Remzi Seker

University Faculty Research Fellow
Electrical, Computer, Software & Systems Engr Dept
Daytona College of Engineering
Daytona Beach campus

Dr. Remzi Seker — the College leader in the area of cyber-security —  focuses on ways to addresses the asymmetric threats arising from rapid, yet necessary use of technology. He has published more than 60 technical publications, and serves as an associate editor for both Computers and Electrical Engineering and the Journal of Cyber Security and Mobility. His research has been funded by Acxiom, the Office of Rural Health, the National Science Foundation and the Department of Defense. 

Dr. Seker is a Professor of Electrical, Computer, Software & Systems Engineering. He received his Ph.D. degree in Computer Engineering from the University of Alabama at Birmingham. Before joining Embry-Riddle Aeronautical University, he was Professor and Chair of the Computer Science Department at the University of Arkansas at Little Rock where he was also leading the Assurance, Security and Software Usability Research and Education (ASSURE) Lab.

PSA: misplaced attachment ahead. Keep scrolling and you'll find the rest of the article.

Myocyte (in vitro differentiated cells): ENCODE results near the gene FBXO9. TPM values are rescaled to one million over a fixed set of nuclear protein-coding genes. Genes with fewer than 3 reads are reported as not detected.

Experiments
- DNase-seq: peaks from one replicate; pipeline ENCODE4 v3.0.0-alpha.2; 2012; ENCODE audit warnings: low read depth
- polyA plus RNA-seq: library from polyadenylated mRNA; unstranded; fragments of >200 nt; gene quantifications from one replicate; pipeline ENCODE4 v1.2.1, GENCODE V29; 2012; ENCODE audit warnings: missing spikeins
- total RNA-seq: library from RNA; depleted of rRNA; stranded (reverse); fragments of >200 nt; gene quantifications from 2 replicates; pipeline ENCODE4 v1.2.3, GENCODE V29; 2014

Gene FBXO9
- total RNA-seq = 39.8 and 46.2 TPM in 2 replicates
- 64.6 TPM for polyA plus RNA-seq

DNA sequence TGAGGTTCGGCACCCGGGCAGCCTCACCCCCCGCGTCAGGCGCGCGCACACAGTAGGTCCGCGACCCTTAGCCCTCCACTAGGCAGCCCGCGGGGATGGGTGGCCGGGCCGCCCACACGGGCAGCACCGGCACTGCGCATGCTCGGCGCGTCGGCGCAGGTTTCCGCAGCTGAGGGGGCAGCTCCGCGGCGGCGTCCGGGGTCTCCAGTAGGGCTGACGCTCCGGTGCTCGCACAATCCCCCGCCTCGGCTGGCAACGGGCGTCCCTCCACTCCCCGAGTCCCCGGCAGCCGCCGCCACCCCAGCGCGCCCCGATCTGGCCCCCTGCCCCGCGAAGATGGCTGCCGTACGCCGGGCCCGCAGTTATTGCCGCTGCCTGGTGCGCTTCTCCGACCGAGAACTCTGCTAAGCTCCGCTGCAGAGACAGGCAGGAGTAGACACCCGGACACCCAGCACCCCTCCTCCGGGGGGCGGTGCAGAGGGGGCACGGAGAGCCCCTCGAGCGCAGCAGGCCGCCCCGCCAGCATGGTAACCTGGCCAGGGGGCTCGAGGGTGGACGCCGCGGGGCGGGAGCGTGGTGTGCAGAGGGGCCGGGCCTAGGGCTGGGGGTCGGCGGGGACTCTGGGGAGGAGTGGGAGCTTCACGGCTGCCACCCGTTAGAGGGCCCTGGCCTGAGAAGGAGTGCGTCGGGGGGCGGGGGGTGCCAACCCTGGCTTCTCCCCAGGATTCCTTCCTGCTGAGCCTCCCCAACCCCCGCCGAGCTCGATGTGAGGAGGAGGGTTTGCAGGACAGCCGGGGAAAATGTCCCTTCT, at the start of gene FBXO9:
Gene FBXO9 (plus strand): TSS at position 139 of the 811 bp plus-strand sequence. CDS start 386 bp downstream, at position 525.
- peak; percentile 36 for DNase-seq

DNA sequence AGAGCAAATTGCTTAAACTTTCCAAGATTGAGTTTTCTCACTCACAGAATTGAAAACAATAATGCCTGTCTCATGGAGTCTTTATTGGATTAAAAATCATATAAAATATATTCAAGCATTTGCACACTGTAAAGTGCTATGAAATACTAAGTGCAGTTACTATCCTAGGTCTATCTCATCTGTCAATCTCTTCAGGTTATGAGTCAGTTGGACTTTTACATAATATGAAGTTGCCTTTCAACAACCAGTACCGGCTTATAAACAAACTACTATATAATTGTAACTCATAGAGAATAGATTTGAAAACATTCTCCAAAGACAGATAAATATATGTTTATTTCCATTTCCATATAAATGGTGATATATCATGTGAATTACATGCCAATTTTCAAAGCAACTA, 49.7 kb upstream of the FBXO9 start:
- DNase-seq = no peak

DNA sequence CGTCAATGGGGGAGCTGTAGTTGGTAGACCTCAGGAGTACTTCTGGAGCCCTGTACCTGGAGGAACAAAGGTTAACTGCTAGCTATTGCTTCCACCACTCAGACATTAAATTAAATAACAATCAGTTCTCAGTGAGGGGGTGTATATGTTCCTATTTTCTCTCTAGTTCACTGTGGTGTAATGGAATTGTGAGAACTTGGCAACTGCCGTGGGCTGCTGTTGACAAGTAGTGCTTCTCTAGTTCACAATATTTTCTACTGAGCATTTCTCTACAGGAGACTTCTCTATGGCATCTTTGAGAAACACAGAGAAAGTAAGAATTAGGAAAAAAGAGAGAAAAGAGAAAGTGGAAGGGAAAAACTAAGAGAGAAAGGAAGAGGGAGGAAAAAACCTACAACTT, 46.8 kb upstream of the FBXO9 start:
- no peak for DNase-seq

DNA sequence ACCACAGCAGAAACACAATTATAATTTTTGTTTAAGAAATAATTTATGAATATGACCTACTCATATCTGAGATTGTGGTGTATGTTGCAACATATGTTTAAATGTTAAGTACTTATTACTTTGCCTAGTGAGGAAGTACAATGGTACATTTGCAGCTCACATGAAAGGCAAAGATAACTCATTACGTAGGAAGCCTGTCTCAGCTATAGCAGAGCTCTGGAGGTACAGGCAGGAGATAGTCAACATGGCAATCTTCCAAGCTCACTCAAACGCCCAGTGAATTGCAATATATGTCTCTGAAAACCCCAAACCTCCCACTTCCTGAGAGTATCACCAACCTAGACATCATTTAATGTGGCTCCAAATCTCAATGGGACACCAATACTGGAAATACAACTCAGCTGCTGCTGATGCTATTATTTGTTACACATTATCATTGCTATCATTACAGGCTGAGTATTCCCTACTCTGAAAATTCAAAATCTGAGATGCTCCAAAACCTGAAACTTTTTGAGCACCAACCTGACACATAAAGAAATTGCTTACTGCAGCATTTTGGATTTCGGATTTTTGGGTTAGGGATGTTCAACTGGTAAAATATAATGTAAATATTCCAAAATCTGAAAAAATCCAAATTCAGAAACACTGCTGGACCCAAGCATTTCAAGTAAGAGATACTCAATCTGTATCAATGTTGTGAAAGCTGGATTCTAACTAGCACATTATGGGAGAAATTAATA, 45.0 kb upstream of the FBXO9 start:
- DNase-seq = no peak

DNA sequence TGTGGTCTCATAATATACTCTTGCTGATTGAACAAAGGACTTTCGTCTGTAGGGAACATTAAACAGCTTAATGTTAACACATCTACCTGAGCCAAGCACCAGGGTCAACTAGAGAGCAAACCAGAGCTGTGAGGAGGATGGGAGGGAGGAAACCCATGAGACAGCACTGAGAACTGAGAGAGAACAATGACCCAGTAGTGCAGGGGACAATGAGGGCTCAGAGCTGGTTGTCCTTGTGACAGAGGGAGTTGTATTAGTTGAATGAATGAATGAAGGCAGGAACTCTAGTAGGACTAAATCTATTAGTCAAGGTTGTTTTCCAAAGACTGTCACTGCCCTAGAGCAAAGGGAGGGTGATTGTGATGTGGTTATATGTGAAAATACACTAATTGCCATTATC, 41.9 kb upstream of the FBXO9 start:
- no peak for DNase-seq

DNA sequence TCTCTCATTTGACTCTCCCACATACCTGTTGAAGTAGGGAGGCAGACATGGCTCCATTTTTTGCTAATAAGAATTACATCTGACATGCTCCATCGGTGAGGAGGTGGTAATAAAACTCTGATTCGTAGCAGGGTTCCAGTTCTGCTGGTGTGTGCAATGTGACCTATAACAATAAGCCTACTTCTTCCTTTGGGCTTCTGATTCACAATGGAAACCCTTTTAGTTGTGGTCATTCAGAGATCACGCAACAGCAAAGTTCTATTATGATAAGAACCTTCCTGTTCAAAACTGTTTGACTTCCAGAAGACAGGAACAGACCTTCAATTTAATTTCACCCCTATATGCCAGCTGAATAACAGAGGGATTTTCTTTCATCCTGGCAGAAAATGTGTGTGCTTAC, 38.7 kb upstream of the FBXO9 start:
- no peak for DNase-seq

His research interests are safety and security critical systems and computer forensics. His research is motivated by the trend in rapid penetration of computer-based technologies into our society. When computer-based technologies become commodities on which people rely, the vulnerability of the society to disruptions offered by these technologies increase. Dr. Seker — as a researcher — focuses on ways to address the asymmetric threats that arise from rapid, yet necessary use of technology. He is co-author of one of the first papers that was published on Mobile Phishing, and possible techniques for preventing it.

Dr. Seker serves on the ACM and IEEE Computer Society Computing Curriculum: Computer Science 2013 (CS2013) Committee. In this committee, he is the lead person for the Operating Systems Knowledge Area, and he is member of the three-person committee designing the first Cyber Security Knowledge Area. In addition, Dr. Seker was selected to teach a short course for IEEE — titled Secure Software Development — in October 2012. He served as a Department of Homeland Security Software Assurance (SwA) Forum Working Group member.

  • Ph.D. - Doctor of Philosophy in Computer Engineering, University of Alabama at Birmingham